So it’s no wonder it’s cropping up in more and more titles each and every month.

Seeing is Believing



The proof, as they say, is in the digital pudding. And with that let’s go through some of the most popular games in the PC landscape. To talk about the stunning visual detail found everywhere you look, whilst getting to witness the incredible results DLSS can provide.

Deathloop


Deathloop sees a massive performance boost whilst retaining Blackreach's intricate detal.


Arkane’s Deathloop is not only one of the most incredible slices of action meets puzzle you’re likely to experience, but the island setting of Blackreef presents a retro-futuristic world by the way of Tarantino cool. From intricate architecture to funky fashion and incredibly detailed weaponry, uncovering its mysteries is as surprising as it is action-packed. Throw in ray-traced shadows and other advanced visual effects, the addition of DLSS support begins to make perfect sense. Deathloop at its core is a fast-paced action-shooter, and anything less than high-performance just wouldn’t cut it. Enable it and yep, image quality doesn’t suffer in the slightest. In fact distant object detail and things like text look arguably better with DLSS here.

Marvel’s Guardians of the Galaxy


A cinematic adventure that performs beautifully thanks to DLSS.


A space opera by the way of ‘80s nostalgia, Marvel’s Guardians of the Galaxy is at once one of the best straight-up comic book adaptations in years and a hilarious and heartfelt galactic romp. It also happens to be one of the most visually impressive games of 2021 with stunning character detail, animation, and a whole suite of ray-tracing effects improving everything from lighting to the reflections found throughout the game’s many environments. When it comes to ray-tracing, DLSS is basically the secret weapon for the GeForce RTX range. Ray-tracing requires a lot of power to pull off, and just like in Guardians’ vibrant sci-fi world, having an AI buddy to help goes a long, long way.

ICARUS


Early Access hit gets a much needed performance boost with DLSS.


Icarus is the next highly anticipated release from talented designer Dean Hall (creator of DayZ) and his New Zealand-based studio, RocketWerkz. Taking place on a strange yet familiar alien planet, it’s an experience chock full of strange landscapes and even stranger beings. A multiplayer survival sci-fi epic in the making. Which is an important distinction to make because Icarus is an Early Access game, and one that will evolve and change over the coming weeks and months. With DLSS enabled though, performance is given a significant boost with or without the title’s impressive ray-traced Global Illumination enabled. It’s a testament to the power of DLSS, especially in relation to Early Access releases, where issues and incomplete features are expected. Here the AI-powered rendering of DLSS retains the pristine image quality of Icarus’s alien planet, albeit with the performance of a version 1.0 release.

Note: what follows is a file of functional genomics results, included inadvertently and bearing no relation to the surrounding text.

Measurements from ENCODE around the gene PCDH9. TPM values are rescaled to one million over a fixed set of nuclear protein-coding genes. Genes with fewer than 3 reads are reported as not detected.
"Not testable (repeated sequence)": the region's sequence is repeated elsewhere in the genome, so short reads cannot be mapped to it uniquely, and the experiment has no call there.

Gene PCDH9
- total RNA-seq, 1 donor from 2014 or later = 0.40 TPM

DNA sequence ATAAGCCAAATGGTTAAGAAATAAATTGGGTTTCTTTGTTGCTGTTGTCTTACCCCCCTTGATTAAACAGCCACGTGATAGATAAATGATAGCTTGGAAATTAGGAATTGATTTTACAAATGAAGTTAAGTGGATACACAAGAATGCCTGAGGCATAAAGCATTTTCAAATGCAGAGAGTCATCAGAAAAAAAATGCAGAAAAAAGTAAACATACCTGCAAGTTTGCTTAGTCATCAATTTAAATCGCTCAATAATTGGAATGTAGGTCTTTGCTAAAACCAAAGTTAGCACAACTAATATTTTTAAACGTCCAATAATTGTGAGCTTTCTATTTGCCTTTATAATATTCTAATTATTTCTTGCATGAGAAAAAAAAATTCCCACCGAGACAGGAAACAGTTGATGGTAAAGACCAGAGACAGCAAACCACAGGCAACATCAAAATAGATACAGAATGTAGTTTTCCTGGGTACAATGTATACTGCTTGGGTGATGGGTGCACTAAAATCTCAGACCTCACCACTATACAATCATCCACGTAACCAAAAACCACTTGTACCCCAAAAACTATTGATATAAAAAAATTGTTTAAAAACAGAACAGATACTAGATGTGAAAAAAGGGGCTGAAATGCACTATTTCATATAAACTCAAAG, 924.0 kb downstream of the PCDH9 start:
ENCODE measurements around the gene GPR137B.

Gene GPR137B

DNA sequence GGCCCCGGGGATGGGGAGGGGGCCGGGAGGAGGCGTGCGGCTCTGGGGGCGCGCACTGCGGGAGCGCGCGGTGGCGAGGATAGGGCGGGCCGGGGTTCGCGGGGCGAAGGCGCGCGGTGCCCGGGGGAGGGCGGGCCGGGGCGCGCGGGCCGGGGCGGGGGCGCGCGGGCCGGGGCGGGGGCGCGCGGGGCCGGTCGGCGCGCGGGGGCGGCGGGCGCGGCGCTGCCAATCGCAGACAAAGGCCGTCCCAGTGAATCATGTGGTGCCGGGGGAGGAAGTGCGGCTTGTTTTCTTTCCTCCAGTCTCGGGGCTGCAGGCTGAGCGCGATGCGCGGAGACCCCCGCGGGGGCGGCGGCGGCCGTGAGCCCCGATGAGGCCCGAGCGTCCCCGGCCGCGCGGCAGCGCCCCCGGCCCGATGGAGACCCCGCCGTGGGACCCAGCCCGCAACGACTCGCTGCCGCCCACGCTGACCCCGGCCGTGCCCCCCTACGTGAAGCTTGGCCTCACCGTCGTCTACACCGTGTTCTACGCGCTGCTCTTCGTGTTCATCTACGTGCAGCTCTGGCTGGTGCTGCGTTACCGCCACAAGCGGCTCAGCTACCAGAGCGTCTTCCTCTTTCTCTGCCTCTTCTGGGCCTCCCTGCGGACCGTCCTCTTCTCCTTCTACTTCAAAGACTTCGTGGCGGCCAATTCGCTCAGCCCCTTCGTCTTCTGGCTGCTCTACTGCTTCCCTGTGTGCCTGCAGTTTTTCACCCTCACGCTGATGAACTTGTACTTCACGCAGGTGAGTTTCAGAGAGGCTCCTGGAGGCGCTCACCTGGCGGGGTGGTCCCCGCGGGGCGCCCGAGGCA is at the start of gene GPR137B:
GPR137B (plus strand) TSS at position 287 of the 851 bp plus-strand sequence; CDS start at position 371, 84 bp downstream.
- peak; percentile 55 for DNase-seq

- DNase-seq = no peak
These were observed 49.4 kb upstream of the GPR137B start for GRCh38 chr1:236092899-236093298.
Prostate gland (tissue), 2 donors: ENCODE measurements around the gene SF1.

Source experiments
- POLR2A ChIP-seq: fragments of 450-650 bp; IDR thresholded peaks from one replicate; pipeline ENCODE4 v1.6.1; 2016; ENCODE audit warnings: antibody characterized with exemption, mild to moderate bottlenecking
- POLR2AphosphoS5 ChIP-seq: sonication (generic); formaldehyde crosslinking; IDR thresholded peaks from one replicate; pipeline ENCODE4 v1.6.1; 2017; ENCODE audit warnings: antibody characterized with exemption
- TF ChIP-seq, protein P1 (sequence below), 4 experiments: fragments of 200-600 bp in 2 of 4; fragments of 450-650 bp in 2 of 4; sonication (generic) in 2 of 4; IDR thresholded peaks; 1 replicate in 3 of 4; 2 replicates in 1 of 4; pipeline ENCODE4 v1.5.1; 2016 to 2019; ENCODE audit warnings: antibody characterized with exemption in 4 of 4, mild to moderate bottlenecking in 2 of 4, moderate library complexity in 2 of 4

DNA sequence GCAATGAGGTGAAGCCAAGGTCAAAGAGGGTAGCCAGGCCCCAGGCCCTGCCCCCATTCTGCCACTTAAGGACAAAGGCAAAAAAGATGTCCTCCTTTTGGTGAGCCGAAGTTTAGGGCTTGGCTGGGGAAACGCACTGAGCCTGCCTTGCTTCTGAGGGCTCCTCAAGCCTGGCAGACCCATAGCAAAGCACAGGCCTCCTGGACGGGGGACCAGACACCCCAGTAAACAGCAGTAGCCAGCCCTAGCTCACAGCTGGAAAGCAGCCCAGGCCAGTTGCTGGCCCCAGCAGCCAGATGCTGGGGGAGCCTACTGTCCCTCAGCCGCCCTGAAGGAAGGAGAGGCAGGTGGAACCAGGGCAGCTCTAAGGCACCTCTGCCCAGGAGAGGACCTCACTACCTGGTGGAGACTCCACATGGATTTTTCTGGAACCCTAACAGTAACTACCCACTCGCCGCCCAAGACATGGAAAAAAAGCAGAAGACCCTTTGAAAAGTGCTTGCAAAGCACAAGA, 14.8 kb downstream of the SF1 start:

Cyberpunk 2077


Still one of the most visually impressive open worlds, Night City continues to stun.


Cyberpunk 2077’s Night City is a testament to pure spectacle, a futuristic metropolitan full of neon excess and little details. Thanks to ray-tracing it’s also one of the most realistic looking and visually intensive games currently available on PC. So much so that without something like DLSS, even the most powerful hardware on the market struggles to maintain a playable frame-rate in 4K. The good thing of course is that technology like DLSS does exist. And with its focus on image quality, recent improvements to DLSS has seen the finer detail of vehicles remain crisp, clean, and without artefacts whilst moving at futuristic speeds. Seeing stills is one thing, watching them in motion is another.




DLSS is currently available in over 130 games, and is appearing in some of the biggest blockbuster titles this holiday season. It’s also easy for developers to implement thanks to simple plugins for platforms like Unreal Engine and Unity. It’ll be available in some of the biggest games arriving over the course of the next couple of months too – from Dying Light 2 Stay Human as well as in the highly anticipated PC debut of God of War.



Latest Comments
No comments currently exist. Be the first to comment!
You must be logged in to post a comment. Log in now!